During the fermentation process, the winemakers assiduously measure temperatures and sugar levels. Individual taste influences the process: for instance, a lower temperature yields a wine with a stronger, fruitier "nose," while a higher temperature produces one with a deeper color, William says. After two or three weeks, the brew reaches a measure called "zero Brix," meaning that its sugars have been entirely converted to alcohol and carbon dioxide.

Next comes the sojourn in oak barrels -- longer for dry wines, shorter for sweeter ones. The last step, bottling the wine, takes place on a three-generation assembly line. William and Colleen Pelkey prep the bottles and pass them to their two teenaged grandchildren, who cork them using a three-legged metal apparatus. Their uncle Will packs the corked bottles in cases. "We can do a case a minute," says Colleen. "You know how teenagers are -- they're in competition with each other."

What would Miles, the Merlot-hating oenophile from the movie Sideways, make of blueberry wine? Hard to say. But to an easier-to-please palate it tastes pretty good. Those who have tried in vain to detect the "blueberry accents" critics find in some grape wines will be pleased to discover that this wine really does taste like blueberries. At the same time, you won't mistake it for a cheap fruit cordial. The Midnight Blue Dry really is dry, neither sugary nor overly acidic. The Semi-Dry has a brisk, bracing taste. And even the Moonlight Blue, a dessert wine, retains a hint of the tonic tartness of fresh blueberries. "Sprinkle it on cheesecake or angel food cake and then have a glass on the side," Colleen suggests.

Given Vermont's savage temperatures, growing wine grapes -- which bask at an average 65 to 67 degrees Fahrenheit on the West Coast -- isn't a great proposition. But that doesn't stop the Pelkeys from trying their hands at classic grape wines. A few years ago, they began importing heat-pressed grapes from the Lodi region of California. They receive the fruit in the form of a heavy juice and put it through the fermentation process. A light Gamay Beaujolais and a crisp Pinot Grigio are on sale at the winery; a Merlot and a Cabernet are aging in oak and will be ready next year.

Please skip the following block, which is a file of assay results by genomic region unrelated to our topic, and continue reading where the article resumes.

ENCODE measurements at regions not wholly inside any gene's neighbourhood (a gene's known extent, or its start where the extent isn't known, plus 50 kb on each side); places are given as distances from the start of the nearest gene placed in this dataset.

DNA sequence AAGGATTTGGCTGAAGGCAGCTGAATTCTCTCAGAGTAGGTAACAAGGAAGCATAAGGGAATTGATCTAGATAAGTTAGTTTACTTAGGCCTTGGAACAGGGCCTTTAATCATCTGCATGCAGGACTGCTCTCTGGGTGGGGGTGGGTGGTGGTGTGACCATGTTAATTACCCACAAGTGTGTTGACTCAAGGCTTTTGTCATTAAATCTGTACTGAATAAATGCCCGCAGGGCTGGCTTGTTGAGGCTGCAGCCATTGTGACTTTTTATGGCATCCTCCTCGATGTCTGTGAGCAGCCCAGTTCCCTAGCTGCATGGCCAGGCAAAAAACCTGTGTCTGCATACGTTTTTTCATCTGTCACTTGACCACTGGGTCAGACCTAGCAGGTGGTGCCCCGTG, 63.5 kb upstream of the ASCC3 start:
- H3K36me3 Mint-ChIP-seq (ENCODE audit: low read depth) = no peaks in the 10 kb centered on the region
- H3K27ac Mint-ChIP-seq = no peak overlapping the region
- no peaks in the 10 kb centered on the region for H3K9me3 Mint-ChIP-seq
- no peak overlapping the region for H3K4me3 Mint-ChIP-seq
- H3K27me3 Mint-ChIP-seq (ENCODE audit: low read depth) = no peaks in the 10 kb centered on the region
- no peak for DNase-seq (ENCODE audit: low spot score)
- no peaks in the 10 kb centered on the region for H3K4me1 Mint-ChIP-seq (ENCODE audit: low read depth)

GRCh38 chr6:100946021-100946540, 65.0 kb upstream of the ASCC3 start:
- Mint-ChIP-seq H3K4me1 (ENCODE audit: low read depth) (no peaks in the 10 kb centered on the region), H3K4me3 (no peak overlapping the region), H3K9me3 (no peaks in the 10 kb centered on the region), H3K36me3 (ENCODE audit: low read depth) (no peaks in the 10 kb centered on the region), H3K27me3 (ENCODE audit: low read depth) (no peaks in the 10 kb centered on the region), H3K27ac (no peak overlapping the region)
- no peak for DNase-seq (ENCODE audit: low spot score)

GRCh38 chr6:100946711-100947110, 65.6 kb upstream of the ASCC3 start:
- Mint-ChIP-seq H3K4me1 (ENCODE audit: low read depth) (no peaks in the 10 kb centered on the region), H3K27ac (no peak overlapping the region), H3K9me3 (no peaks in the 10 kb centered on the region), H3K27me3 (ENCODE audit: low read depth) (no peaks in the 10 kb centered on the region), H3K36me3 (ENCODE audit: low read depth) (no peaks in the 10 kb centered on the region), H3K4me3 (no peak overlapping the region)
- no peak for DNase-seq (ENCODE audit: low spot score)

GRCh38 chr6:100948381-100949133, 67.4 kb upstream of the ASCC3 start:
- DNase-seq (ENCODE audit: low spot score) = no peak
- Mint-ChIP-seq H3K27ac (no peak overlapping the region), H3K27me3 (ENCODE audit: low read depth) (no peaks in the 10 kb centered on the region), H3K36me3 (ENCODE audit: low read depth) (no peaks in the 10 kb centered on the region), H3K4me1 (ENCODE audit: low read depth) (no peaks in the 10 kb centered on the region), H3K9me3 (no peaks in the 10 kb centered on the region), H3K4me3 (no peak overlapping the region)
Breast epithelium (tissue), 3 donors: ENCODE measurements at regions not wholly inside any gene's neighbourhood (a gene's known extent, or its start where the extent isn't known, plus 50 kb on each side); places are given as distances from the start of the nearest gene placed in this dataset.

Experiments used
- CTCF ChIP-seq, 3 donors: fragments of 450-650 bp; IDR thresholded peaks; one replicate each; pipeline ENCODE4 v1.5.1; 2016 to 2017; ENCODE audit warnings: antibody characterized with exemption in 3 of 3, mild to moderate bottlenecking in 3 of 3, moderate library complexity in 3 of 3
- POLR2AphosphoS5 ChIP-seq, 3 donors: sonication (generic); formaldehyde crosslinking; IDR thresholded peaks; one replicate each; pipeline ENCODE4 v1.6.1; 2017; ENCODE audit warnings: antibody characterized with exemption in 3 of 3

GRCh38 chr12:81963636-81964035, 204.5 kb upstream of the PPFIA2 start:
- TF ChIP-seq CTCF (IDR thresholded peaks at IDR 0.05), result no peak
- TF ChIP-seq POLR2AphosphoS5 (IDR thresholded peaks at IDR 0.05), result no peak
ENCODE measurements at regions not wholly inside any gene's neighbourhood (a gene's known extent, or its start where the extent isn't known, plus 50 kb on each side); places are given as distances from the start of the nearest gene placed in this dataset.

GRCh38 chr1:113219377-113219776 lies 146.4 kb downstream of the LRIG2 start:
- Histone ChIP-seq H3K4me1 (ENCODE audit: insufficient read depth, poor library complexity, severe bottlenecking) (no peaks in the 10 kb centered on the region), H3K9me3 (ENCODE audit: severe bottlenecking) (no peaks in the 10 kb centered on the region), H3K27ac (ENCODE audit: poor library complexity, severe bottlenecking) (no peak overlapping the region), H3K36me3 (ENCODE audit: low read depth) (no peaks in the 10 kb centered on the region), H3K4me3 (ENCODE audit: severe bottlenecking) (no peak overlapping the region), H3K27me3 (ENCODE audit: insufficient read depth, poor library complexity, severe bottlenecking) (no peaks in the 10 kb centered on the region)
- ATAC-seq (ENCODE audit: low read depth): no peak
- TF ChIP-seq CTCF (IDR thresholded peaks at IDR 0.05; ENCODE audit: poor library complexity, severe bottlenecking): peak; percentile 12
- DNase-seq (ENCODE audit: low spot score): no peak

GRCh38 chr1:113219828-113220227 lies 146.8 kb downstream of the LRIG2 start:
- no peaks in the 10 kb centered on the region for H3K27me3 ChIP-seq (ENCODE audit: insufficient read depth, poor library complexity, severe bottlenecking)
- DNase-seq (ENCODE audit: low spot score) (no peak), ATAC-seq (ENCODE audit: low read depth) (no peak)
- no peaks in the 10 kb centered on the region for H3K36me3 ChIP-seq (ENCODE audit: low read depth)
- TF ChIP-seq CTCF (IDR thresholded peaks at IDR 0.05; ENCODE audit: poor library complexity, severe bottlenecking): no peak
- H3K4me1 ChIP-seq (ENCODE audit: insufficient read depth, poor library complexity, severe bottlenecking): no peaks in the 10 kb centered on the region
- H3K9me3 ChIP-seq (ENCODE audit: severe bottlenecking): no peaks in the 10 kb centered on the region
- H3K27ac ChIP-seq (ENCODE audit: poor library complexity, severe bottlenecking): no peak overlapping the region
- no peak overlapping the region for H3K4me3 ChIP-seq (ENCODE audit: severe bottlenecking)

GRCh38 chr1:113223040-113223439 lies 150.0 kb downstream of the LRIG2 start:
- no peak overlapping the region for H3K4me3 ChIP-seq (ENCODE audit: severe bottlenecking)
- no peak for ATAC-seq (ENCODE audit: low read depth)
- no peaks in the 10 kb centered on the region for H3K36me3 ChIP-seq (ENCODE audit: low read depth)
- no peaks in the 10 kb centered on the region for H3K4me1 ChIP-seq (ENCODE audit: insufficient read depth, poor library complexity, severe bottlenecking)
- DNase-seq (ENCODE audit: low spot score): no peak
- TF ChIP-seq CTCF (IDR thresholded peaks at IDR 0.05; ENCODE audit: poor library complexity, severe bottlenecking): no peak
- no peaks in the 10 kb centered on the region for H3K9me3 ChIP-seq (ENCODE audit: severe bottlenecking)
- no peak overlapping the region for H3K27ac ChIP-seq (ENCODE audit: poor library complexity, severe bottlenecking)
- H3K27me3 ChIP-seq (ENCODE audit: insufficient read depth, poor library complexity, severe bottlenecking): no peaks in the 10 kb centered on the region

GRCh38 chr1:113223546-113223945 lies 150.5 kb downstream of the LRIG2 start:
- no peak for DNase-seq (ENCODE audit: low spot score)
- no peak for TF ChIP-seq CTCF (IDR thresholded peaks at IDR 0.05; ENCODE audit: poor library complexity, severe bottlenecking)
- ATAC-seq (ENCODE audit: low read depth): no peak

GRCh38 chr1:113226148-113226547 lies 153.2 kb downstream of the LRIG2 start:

The Pelkeys also make raspberry wine from Putney fruit and strawberry wine using berries from the Mazza Farm in Colchester. They sell a selection of their wines through Burlington-area retail outlets such as Cheese Traders and City Market; they hope to sell from their upcoming website by winter, when winery drop-ins will be scarce. At the winery, prices are modest, ranging from $9 for the Moonlight Blue to $14 for the oaked Midnight Blue Dry. Unlike grape wines, blueberry wine doesn't "mature" with age, Colleen says, and buyers should drink it within two or three years.

Both in their sixties, the Pelkeys are knowledgeable about their craft, but unpretentious. Ordering wine in restaurants, Colleen says, they generally refuse a test glass and ask the server to "bring it on."

"I tell everybody, 'You're the judge,'" says Colleen, who presides over the daily tastings at the winery. "If you don't like it, it doesn't mean you're wrong." Still, informed approval is welcome. She recalls an encounter, when the family was still selling wine on the porch, with a visitor who was a formidably qualified taster of the Miles variety. After hearing his expert critique of a friend's grape wine, Colleen asked the connoisseur to try her blueberry version.

"He said, 'No,' just like that," she remembers. "I said, 'You really know your wines. We're just starting out, and I'd like you to give us good advice.' Well, he took a sip of the wine, looked at me, and said, 'Somebody knows how to make a good blueberry wine.'" Though the oenophile didn't buy any wine that day, Colleen says, "It made me feel really good, because he wasn't ready to give phony compliments."

That's something the Charlotte Village Winery doesn't seem to need.

Speaking of Food, Underlines